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Assessment Of An Engineering Outreach Program: Hands On Engineering

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Conference

2002 Annual Conference

Location

Montreal, Canada

Publication Date

June 16, 2002

Start Date

June 16, 2002

End Date

June 19, 2002

ISSN

2153-5965

Conference Session

Pre-College Programs

Page Count

5

Page Numbers

7.241.1 - 7.241.5

Permanent URL

https://peer.asee.org/10383

Download Count

103

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Paper Authors

author page

Elizabeth Parry

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Laura Bottomley

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Abstract
NOTE: The first page of text has been automatically extracted and included below in lieu of an abstract

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For outreach events that consist of one or two visits to a K-12 school in a year, statistics are collected on how frequently the school asks for repeat visits. In addition, anecdotal data are collected from teachers and counselors. Of the schools where single visits are made in a year's time, data has indicated that these visits are most successful in long-term impact when teachers/counselors follow-up. One school in particular has a counselor that meets with students on a regular basis and even videotaped the presentation for repeated use. At this high school, the counselor reported that from the first year of presentations, four students that were not previously considering engineering (of the forty students who attended) have decided to consider an engineering degree program. Of the second year of presentations, eight students have enrolled at NC State. Of these, two had never heard of engineering before the presentations, and two were not considering engineering as a career.

In summary outreach programs can be very difficult to assess in a meaningful way. NC State College of Engineering has put together an outreach assessment plan that has started to produce results. Data showing that outreach can have long-term affect on students and teachers are much needed for every program. Preliminary results indicate that outreach can have an effect. More data will continue to be collected from the large numbers of students and teachers that the outreach program touches each year.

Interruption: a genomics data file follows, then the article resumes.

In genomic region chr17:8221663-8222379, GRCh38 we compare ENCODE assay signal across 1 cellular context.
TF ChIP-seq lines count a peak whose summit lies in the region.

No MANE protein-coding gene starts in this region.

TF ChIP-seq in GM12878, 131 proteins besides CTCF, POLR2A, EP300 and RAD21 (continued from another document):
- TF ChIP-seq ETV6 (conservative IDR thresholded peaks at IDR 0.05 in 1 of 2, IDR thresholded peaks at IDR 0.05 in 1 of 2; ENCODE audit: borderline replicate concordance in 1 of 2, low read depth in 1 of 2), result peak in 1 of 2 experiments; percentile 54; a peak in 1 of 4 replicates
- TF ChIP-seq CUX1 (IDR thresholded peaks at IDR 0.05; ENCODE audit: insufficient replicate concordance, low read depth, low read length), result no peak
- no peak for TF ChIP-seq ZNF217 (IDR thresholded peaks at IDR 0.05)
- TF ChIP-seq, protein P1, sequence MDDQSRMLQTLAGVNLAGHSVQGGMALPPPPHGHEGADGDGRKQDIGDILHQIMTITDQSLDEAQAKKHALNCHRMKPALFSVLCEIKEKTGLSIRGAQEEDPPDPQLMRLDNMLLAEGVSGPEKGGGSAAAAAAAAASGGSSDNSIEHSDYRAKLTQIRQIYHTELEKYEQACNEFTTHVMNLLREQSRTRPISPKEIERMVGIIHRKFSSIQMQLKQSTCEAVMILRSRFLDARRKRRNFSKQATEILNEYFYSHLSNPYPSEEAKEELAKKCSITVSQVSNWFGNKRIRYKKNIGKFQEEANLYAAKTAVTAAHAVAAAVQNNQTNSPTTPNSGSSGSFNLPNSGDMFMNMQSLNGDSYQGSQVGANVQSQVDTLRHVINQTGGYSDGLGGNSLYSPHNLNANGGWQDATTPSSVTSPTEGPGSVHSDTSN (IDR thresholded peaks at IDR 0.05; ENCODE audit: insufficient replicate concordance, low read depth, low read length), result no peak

References

[1] Bottomley, Laura J. and Elizabeth Parry, et al., " Lessons Learned from the Implementation of a GK-12 Grant Outreach Program," Proceedings, 2001 ASEE Annual Conference, Albuquerque, NM.

[2] Bottomley, Laura J. and Elizabeth Parry, " Illuminating Engineering," Proceedings, 2000 ASEE Annual Conference, St. Louis, MO.

[3] Bottomley, Laura J. and Elizabeth Parry, "A Summer Engineering Camp for Middle School Students," Proceedings, 2002 ASEE Annual Conference, Toronto, Canada.

ELIZABETH PARRY received her B.Sc. in Engineering Management/Mechanical Engineering from the University of Missouri-Rolla in 1983. After ten years of industry and management experience with IBM Corporation, Ms. Parry became a partner in Science Surround, an informal science education business. In addition, she consults with NC State University on K-12 science issues, and is the assistant director of outreach.

LAURA J. BOTTOMLEY is the Director of the Women in Engineering and Outreach Programs at North Carolina State University and co-owner of Science Surround, a science education business for children. Dr. Bottomley received her Ph.D. in electrical engineering from North Carolina State University in 1992, and her MSEE and BSEE from Virginia Tech in 1984 and 1985, respectively. She has worked at AT&T Bell Labs and Duke University.

Proceedings of the 2002 American Society for Engineering Education Annual Conference and Exposition Copyright © 2002, American Society for Engineering Education

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Parry, E., & Bottomley, L. (2002, June), Assessment Of An Engineering Outreach Program: Hands On Engineering Paper presented at 2002 Annual Conference, Montreal, Canada. https://peer.asee.org/10383

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